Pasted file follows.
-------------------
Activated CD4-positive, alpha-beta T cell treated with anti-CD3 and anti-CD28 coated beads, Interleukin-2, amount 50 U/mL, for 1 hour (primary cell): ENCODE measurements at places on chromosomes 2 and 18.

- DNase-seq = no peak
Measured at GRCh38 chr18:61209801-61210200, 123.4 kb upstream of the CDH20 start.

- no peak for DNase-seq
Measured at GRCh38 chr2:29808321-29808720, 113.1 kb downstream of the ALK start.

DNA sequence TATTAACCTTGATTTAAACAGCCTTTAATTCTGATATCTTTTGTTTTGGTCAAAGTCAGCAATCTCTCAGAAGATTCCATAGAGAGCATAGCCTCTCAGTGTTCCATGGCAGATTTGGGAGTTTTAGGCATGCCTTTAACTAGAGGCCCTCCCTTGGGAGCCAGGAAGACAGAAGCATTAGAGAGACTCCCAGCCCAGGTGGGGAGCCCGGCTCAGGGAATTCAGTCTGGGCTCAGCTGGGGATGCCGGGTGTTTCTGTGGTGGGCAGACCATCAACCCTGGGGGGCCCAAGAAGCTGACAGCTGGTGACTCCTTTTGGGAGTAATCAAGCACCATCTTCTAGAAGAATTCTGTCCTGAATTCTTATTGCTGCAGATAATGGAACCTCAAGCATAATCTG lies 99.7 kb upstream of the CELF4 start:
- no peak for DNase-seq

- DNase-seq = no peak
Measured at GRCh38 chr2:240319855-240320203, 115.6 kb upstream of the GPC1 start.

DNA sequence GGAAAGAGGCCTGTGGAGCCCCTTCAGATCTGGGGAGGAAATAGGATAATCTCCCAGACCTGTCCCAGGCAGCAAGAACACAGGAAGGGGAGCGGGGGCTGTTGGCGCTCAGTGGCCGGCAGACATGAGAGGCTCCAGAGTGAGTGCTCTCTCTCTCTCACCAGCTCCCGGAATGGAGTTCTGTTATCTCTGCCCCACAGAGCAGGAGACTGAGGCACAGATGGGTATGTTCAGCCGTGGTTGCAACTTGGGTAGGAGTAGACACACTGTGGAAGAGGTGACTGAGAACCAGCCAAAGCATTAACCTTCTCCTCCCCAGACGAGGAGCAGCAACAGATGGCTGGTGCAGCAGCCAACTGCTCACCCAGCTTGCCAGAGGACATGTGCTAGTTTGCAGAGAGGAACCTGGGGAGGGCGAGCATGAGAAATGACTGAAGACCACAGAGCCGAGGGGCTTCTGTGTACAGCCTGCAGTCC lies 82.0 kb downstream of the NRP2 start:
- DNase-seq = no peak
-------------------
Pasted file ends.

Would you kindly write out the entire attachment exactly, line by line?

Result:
Activated CD4-positive, alpha-beta T cell treated with anti-CD3 and anti-CD28 coated beads, Interleukin-2, amount 50 U/mL, for 1 hour (primary cell): ENCODE measurements at places on chromosomes 2 and 18.

- DNase-seq = no peak
Measured at GRCh38 chr18:61209801-61210200, 123.4 kb upstream of the CDH20 start.

- no peak for DNase-seq
Measured at GRCh38 chr2:29808321-29808720, 113.1 kb downstream of the ALK start.

DNA sequence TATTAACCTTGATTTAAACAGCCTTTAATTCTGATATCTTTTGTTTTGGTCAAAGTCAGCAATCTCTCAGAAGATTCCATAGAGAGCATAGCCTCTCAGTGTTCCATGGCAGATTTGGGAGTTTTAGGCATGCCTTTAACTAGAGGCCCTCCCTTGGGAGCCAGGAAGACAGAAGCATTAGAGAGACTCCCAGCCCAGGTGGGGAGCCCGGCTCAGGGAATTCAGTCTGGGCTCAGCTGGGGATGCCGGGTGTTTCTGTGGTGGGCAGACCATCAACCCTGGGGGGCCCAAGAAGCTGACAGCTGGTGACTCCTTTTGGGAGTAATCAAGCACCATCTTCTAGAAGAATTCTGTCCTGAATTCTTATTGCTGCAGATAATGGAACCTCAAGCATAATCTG lies 99.7 kb upstream of the CELF4 start:
- no peak for DNase-seq

- DNase-seq = no peak
Measured at GRCh38 chr2:240319855-240320203, 115.6 kb upstream of the GPC1 start.

DNA sequence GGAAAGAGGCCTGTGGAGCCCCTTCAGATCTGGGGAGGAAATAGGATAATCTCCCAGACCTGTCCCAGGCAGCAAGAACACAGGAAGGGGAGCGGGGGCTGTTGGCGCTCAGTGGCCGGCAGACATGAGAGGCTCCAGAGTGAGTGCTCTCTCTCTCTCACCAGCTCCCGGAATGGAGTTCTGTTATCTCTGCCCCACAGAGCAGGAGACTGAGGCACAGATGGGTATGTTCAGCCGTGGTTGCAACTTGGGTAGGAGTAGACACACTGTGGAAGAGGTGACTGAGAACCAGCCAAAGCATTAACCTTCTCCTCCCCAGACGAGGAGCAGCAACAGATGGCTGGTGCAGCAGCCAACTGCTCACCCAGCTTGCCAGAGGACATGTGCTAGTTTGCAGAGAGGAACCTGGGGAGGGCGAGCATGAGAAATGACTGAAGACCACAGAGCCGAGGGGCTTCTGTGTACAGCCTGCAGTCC lies 82.0 kb downstream of the NRP2 start:
- DNase-seq = no peak